Security Training at Most Companies is Woefully Lacking

Security Training at Most Companies is Woefully Lacking.

Human error and lack of internal security awareness are the biggest sources for data breaches and risk to organizations. Yet 78% of SMBs conduct security training just once a year (or less).

According to Shred-it’s 2016 Security Tracker survey (conducted by Ipsos), US companies are failing to prioritize employee training to mitigate fraud and breaches. It’s not just a small business problem either: Half (51%) C-suite respondents report they only conduct employee training for information security practices once a year or less as well.

More than a quarter (28%) report they have never trained employees on legal compliance requirements or company information security procedures. And 22% only conduct training on an ad-hoc basis.

Given that experts suggest employees can forget 90% of training information within a week, training once a year is a wildly insufficient practice for effective security awareness.

“With employees returning to work in the fall, business leaders have a prime opportunity to engage their teams and raise awareness of information security risks,” said Andrew Lenardon, global director, Shred-it. “They can consider taking advantage of this time to launch a comprehensive training program that makes information security best practices a part of all employees’ daily routine and responsibilities.”

Shred-It suggests a multipronged strategy:

1. Commit to a Culture of Security: When management demonstrates a commitment to information security, employees are more likely to follow suit. If managers behave in a way that undermines security policies and procedures, employees won’t take them seriously either. Consider asking employees to take a pledge to make their workplace a more secure environment. Display the pledge in various locations throughout the office. To encourage participation from all areas of the business, consider appointing employees from a range of departments to participate on a committee focused on improving information security practices.

2. Repetition and Frequency is Key: Training should occur throughout the year and include various modules on organizational information security policies. Consider a “multichannel” approach utilizing a mix of in-person and digitally-delivered video training content to ensure employees are aware of how to handle and dispose of confidential information.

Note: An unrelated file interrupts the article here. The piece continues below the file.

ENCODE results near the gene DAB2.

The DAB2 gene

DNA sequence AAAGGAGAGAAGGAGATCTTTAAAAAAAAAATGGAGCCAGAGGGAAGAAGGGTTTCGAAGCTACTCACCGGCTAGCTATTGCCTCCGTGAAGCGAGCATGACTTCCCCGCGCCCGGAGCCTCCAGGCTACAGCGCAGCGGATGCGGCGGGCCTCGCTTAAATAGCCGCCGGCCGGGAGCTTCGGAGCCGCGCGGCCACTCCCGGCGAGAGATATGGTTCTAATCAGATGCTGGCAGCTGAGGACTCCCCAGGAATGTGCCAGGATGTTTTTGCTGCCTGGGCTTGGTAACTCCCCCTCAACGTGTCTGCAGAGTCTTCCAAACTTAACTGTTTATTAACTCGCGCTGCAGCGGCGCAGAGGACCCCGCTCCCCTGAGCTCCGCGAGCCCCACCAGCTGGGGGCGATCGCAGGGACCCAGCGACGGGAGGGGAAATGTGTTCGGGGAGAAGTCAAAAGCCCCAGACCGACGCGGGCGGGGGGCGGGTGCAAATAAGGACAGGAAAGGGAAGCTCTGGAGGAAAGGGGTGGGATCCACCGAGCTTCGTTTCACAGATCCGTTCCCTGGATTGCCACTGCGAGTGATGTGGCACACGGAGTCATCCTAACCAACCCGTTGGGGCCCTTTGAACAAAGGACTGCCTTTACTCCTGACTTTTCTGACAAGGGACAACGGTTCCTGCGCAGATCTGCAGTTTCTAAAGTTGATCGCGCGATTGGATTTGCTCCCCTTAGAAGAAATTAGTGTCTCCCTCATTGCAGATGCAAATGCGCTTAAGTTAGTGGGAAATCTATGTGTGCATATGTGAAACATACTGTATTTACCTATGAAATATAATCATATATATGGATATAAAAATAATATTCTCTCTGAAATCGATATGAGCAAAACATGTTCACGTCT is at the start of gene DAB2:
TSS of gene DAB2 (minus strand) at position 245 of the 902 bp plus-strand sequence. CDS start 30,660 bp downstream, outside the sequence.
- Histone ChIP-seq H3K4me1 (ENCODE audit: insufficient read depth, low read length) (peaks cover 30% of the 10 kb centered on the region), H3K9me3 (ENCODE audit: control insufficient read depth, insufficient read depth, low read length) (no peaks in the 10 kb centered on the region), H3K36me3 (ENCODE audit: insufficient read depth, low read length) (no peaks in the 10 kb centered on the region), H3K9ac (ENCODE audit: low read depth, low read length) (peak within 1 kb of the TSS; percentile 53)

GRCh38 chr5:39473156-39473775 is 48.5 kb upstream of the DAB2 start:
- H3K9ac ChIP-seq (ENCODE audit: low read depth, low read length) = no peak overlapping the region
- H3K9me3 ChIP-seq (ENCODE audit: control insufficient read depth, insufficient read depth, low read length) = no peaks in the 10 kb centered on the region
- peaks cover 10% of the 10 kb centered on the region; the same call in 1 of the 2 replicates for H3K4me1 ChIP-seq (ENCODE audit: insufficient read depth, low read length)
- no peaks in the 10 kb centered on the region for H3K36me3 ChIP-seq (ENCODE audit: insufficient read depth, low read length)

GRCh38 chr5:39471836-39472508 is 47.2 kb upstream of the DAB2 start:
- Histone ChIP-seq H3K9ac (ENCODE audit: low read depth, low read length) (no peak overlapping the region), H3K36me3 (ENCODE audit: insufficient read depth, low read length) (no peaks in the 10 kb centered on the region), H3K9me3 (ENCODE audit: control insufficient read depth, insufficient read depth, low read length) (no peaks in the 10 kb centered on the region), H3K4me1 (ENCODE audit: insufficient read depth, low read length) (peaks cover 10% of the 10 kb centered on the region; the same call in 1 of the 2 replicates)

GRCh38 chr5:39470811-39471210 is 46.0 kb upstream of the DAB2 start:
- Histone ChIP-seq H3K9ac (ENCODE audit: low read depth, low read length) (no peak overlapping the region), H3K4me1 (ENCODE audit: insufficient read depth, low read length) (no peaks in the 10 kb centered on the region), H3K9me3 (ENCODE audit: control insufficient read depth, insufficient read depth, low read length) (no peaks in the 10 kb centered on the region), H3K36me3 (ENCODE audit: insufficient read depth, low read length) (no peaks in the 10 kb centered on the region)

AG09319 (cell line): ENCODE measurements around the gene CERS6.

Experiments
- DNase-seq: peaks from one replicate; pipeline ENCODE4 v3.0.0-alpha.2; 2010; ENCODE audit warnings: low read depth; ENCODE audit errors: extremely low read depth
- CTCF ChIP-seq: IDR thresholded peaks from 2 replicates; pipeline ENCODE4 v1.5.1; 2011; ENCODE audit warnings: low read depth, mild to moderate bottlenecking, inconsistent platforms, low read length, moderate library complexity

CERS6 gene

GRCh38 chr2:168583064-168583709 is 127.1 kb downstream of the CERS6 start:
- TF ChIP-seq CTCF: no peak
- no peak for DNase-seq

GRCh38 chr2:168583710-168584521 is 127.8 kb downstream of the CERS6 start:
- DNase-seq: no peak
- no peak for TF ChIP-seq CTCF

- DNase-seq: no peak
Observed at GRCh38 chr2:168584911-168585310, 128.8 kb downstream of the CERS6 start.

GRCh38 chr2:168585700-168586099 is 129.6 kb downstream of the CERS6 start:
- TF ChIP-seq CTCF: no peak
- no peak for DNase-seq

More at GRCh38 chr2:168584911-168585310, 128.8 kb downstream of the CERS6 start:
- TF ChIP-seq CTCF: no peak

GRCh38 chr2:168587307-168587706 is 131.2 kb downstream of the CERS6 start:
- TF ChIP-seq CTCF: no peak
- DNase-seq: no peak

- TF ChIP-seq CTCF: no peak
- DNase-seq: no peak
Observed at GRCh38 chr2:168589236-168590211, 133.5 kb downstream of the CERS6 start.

3. Out of Sight, Out of Mind: Place visual cues throughout the office to remind employees of their responsibilities in protecting confidential information. Reminder posters, such as this series of office security posters from Shred-it that targets common workplace errors and areas that increase the risk of a data breach.

4. Go Where your Employees Are: A growing number of employees are now working outside of the traditional office environment. Ensure training addresses the safe destruction of confidential information for both office and remote workers. Also leverage internal newsletters, intranet news feeds, employee and corporate social media accounts to provide constant reminders about different aspects of information security that employees can access regardless of their location. Keep the information short to make it more digestible.

5. Embed it: Make security best practices a seamless part of daily tasks. Implement a Shred-it all Policy, which requires all documents to be destroyed when they’re no longer needed and a Clean Desk policy which encourages employees to clear their desks and lock documents in a filing cabinet or storage unit when they leave their workstation at the end of each day. When these policies become common practice, there is little decision left to employees on what should and shouldn’t be destroyed.

“Successful programs focus on building organizational knowledge and capacity on the right way to manage, store and destroy physical and digital data,” said Lenardon. “Without good training repeated throughout the year, employees can unintentionally expose their organizations to serious risks including reputational damage, theft, fraud and data loss.”

Originally published on Infosecurity Magazine.

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